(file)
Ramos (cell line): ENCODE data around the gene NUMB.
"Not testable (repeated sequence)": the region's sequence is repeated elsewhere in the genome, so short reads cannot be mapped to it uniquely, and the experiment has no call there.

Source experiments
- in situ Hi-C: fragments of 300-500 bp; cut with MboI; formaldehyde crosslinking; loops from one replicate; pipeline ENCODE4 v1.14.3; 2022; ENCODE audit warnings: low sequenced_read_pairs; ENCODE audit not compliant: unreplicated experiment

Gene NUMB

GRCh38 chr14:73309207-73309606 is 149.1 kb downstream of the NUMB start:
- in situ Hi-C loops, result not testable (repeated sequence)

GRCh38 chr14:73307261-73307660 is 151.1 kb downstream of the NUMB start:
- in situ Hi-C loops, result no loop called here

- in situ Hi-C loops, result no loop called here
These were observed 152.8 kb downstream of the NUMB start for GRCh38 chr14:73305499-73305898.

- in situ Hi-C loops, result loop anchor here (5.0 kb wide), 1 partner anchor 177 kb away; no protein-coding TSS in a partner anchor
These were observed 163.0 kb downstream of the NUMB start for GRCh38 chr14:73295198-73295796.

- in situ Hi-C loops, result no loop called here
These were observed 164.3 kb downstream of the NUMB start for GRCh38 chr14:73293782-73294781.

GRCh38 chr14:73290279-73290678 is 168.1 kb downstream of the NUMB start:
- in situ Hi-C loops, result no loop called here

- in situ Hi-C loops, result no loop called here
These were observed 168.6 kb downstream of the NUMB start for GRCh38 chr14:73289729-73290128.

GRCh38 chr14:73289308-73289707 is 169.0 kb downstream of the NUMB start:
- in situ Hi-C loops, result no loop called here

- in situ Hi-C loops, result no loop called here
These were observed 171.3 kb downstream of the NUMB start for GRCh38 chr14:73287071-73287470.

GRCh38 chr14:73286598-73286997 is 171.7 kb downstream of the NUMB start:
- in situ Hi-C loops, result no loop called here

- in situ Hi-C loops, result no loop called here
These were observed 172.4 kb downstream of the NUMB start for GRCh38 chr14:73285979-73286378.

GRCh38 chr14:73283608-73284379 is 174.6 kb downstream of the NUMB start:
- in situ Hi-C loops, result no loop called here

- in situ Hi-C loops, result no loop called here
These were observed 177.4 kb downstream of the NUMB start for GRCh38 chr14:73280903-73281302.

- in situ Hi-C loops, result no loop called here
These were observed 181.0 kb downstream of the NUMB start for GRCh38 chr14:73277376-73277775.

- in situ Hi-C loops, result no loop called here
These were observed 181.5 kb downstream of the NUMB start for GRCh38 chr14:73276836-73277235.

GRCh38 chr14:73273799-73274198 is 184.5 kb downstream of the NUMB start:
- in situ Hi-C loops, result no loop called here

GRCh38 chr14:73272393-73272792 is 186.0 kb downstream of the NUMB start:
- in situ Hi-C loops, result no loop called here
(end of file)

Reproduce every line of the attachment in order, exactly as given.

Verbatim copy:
Ramos (cell line): ENCODE data around the gene NUMB.
"Not testable (repeated sequence)": the region's sequence is repeated elsewhere in the genome, so short reads cannot be mapped to it uniquely, and the experiment has no call there.

Source experiments
- in situ Hi-C: fragments of 300-500 bp; cut with MboI; formaldehyde crosslinking; loops from one replicate; pipeline ENCODE4 v1.14.3; 2022; ENCODE audit warnings: low sequenced_read_pairs; ENCODE audit not compliant: unreplicated experiment

Gene NUMB

GRCh38 chr14:73309207-73309606 is 149.1 kb downstream of the NUMB start:
- in situ Hi-C loops, result not testable (repeated sequence)

GRCh38 chr14:73307261-73307660 is 151.1 kb downstream of the NUMB start:
- in situ Hi-C loops, result no loop called here

- in situ Hi-C loops, result no loop called here
These were observed 152.8 kb downstream of the NUMB start for GRCh38 chr14:73305499-73305898.

- in situ Hi-C loops, result loop anchor here (5.0 kb wide), 1 partner anchor 177 kb away; no protein-coding TSS in a partner anchor
These were observed 163.0 kb downstream of the NUMB start for GRCh38 chr14:73295198-73295796.

- in situ Hi-C loops, result no loop called here
These were observed 164.3 kb downstream of the NUMB start for GRCh38 chr14:73293782-73294781.

GRCh38 chr14:73290279-73290678 is 168.1 kb downstream of the NUMB start:
- in situ Hi-C loops, result no loop called here

- in situ Hi-C loops, result no loop called here
These were observed 168.6 kb downstream of the NUMB start for GRCh38 chr14:73289729-73290128.

GRCh38 chr14:73289308-73289707 is 169.0 kb downstream of the NUMB start:
- in situ Hi-C loops, result no loop called here

- in situ Hi-C loops, result no loop called here
These were observed 171.3 kb downstream of the NUMB start for GRCh38 chr14:73287071-73287470.

GRCh38 chr14:73286598-73286997 is 171.7 kb downstream of the NUMB start:
- in situ Hi-C loops, result no loop called here

- in situ Hi-C loops, result no loop called here
These were observed 172.4 kb downstream of the NUMB start for GRCh38 chr14:73285979-73286378.

GRCh38 chr14:73283608-73284379 is 174.6 kb downstream of the NUMB start:
- in situ Hi-C loops, result no loop called here

- in situ Hi-C loops, result no loop called here
These were observed 177.4 kb downstream of the NUMB start for GRCh38 chr14:73280903-73281302.

- in situ Hi-C loops, result no loop called here
These were observed 181.0 kb downstream of the NUMB start for GRCh38 chr14:73277376-73277775.

- in situ Hi-C loops, result no loop called here
These were observed 181.5 kb downstream of the NUMB start for GRCh38 chr14:73276836-73277235.

GRCh38 chr14:73273799-73274198 is 184.5 kb downstream of the NUMB start:
- in situ Hi-C loops, result no loop called here

GRCh38 chr14:73272393-73272792 is 186.0 kb downstream of the NUMB start:
- in situ Hi-C loops, result no loop called here